Are you about to pen a gothic horror novel and need some inspiration? We’re here to help! Read on to learn how to write a good horror gothic horror story.
1. Create an isolated location
There is always something both intriguing and frightening about an isolated setting, like a mansion where the closest neighbor is at least a mile away or a lone island out in the ocean accessible only by a ferry at certain times of day, or even certain days in the week. This type of setting immediately lets the readers know that if something happens to the protagonist and they need help, they will not be able to get it quickly.
The most common type of dwelling is a mansion, or a big house, and the actual locations can vary. You can have the house situated on top of a cliff by the sea, deep in the woods, up high in the mountains, and even in the desert, if you are so inclined, as long as the location itself is remote from the rest of the world.
2. Use architecture
Gothic architecture is widely used in writing gothic horror stories. Primarily, the often terrifying shapes and contours of the architecture help to build tension and add an unsettling feeling. There is the presence of grotesque shapes like gargoyles which serve to only enhance the feeling of a monster lurking in the shadows.
Additionally, the setting being a big mansion with many rooms, some of which can be locked, the presence of many hallways and hidden nooks, also add to the feeling of uncertainty – what can possibly be lurking in these rooms in the dead of night?
3. Add a feeling of age to the location
Beyond the gothic architecture, you need to invoke a feeling of age when creating the main location for your story. There are two different ways to do this. The first method is to have a mansion creaking with age, with visible dilapidation, old stains on the walls that might or might not be blood, rusted utensils and kitchen tools, windowpanes and mirrors that are dusty or creak, and a lack of amenities like electricity and running water.
Another method, which creates an even further feeling of horror, is to have an old mansion (or house, or another building your story is set in, like a castle), still look brand new. The protagonist, and by that, the readers, know the mansion should be dilapidated and crumbling due to age, but the fact that it’s not makes us think that something is wrong, that some form of evil is keeping the place intact.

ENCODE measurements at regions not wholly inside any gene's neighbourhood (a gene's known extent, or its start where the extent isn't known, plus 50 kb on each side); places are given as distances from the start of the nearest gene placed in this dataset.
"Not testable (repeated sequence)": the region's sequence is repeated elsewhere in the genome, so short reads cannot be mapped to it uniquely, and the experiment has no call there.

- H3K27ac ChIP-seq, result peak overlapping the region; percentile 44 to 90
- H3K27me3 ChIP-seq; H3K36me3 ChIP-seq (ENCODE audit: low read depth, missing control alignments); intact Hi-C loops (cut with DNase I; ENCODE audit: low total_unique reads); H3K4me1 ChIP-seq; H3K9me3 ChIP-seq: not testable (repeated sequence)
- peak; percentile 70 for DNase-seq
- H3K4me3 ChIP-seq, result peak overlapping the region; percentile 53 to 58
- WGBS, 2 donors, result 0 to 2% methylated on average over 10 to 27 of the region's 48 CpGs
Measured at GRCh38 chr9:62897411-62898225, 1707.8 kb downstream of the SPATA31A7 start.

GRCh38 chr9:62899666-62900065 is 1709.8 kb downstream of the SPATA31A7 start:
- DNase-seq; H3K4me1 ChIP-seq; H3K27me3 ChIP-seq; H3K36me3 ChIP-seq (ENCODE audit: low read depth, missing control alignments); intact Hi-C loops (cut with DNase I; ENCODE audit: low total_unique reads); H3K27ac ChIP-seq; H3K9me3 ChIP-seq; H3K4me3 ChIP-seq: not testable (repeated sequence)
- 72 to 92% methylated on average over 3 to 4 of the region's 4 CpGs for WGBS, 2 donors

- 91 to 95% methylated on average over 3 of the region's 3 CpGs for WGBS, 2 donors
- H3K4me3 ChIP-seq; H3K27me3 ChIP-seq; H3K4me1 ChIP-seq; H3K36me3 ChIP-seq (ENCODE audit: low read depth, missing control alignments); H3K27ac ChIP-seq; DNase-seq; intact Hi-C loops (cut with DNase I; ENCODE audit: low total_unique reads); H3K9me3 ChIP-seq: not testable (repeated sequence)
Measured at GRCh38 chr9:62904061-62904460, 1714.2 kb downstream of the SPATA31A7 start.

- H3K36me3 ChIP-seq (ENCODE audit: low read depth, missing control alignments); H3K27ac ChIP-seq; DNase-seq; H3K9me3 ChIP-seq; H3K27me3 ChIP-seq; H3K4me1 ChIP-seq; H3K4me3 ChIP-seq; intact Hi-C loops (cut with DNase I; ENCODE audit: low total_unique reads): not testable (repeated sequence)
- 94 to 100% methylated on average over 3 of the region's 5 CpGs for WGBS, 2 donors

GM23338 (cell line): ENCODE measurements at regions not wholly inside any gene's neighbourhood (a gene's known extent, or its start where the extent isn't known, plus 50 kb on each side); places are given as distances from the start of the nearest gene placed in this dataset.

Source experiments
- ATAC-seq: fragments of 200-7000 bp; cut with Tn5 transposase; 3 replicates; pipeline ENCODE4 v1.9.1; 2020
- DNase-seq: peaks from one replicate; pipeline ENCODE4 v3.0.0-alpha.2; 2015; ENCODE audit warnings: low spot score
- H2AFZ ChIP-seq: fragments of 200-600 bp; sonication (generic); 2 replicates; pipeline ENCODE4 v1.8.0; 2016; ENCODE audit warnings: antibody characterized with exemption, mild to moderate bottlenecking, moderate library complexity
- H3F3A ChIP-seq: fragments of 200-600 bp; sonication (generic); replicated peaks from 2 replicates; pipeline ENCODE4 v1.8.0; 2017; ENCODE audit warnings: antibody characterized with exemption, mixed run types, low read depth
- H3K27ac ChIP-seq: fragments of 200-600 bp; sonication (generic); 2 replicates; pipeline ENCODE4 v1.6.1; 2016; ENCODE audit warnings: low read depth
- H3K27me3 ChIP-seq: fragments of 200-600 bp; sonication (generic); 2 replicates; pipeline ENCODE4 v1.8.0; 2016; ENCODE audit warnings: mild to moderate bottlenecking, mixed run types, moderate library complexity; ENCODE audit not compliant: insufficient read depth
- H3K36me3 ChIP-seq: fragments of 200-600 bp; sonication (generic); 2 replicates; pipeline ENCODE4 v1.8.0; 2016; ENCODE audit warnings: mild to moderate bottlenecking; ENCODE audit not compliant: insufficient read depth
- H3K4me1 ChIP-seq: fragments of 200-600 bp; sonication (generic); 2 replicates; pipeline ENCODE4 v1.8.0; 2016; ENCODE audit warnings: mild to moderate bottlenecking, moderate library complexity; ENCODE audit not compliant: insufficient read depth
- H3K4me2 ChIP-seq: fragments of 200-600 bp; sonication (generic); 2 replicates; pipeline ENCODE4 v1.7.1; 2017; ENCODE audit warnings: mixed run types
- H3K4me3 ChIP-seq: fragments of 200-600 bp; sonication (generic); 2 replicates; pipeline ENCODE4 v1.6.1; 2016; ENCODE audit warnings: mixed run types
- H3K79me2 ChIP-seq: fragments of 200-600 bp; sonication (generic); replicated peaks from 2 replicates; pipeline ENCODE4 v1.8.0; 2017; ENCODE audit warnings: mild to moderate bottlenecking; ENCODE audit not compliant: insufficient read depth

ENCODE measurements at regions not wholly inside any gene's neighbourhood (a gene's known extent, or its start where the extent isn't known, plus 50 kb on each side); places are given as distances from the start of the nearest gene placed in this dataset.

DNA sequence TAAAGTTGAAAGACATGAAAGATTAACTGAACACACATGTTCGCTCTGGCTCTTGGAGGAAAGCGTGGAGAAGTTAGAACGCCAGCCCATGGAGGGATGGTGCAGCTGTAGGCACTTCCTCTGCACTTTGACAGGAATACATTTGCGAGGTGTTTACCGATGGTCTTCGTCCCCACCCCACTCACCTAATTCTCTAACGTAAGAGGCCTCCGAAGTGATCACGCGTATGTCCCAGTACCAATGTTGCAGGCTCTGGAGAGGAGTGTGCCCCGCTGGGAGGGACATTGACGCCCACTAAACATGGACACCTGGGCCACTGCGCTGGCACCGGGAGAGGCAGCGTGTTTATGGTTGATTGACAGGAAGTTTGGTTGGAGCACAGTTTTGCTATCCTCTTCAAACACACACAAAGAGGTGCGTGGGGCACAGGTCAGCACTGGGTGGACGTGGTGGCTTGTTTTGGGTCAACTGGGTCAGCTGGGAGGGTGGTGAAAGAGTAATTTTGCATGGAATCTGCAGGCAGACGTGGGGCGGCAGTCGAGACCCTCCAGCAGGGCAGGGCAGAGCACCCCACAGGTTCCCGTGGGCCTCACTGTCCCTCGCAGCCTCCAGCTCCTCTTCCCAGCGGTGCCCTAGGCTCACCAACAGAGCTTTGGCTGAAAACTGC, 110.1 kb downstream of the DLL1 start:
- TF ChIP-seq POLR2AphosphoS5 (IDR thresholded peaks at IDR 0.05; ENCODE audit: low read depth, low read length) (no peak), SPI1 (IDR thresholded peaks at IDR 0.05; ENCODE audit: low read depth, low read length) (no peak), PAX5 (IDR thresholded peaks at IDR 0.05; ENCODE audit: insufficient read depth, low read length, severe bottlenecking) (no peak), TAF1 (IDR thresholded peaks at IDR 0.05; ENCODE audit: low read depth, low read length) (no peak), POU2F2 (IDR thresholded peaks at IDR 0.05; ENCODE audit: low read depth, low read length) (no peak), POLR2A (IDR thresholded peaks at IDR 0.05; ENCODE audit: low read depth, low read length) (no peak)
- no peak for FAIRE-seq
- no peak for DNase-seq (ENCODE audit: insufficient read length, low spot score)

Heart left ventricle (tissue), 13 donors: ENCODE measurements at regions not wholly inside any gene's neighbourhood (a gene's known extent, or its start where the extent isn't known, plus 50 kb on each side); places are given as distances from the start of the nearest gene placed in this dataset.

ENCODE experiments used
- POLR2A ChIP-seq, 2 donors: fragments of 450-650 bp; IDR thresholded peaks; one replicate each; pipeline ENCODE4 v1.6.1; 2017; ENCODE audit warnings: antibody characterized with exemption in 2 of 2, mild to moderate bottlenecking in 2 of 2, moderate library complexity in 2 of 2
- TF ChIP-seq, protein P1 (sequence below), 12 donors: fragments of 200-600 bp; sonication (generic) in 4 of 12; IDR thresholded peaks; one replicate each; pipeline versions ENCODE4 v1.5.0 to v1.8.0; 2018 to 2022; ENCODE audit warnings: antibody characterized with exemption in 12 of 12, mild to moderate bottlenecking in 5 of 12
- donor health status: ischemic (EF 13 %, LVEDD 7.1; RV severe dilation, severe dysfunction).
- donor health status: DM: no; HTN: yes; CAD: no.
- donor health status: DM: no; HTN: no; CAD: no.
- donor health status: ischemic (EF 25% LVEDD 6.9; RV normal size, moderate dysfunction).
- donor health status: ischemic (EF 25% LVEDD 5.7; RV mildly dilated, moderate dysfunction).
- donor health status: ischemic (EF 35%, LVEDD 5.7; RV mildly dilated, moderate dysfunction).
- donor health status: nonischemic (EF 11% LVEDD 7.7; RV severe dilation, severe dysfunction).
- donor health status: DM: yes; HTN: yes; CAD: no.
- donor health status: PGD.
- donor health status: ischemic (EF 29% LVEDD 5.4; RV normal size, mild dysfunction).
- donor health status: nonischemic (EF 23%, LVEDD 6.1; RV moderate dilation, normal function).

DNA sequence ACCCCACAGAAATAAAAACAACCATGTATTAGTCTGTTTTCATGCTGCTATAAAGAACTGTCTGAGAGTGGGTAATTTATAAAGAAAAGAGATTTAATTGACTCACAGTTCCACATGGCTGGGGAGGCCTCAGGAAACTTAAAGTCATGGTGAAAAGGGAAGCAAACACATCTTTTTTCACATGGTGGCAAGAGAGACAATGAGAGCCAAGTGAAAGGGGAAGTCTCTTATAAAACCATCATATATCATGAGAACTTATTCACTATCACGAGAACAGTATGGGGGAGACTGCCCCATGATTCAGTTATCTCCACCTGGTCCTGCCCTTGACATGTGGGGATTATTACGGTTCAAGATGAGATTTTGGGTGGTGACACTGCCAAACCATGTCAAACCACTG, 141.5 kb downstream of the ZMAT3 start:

4. Create a sympathetic protagonist
A sympathetic protagonist is not just a likeable one or a relatable one. It’s a protagonist whose main situation is primarily very sad. The protagonist does not need to be perfect, they need to have flaws like any other person, but the main cards that life has dealt them have been so bad that it’s easy for the readers to not only empathize with them, but sympathize as well.
The reason why a sympathetic protagonist is needed is because you want the make readers care (and even love) the protagonist, in order to follow them through to the conclusion of the story and root for their survival.
5. Use fear of the unknown and the uncanny
Fear of the unknown and fear of the uncanny are two types of fears that you can use when writing gothic horror. Fear of the unknown is when a person has no preconception or any kind of knowledge about what they might be facing. For example, the protagonist is on an isolated island. They see a strange, big shape in the fog, that indicates a huge monster beyond the veil of mist. The lack of preconceived knowledge of the creature invokes the fear of the unknown.
Fear of the uncanny is more psychological in nature. It’s the fear of something that looks just a shade different of how it should look. It’s looking in your reflection in the mirror in the dark and seeing your own reflection move – while you are standing still. It’s the fear of a human being walking on four legs as if they are an animal or a demon.
6. Create indirect danger
The location, the setting, and even the weather can be used to invoke a feeling of indirect danger. For example, in a mansion deep in the woods, during a stormy night, the trees around the house would cast dark, moving shadows on the walls that might not be moving naturally in tune with the storm. Or, despite a sunny day outside, it is gloomy inside the house as if the sun is not shining at all.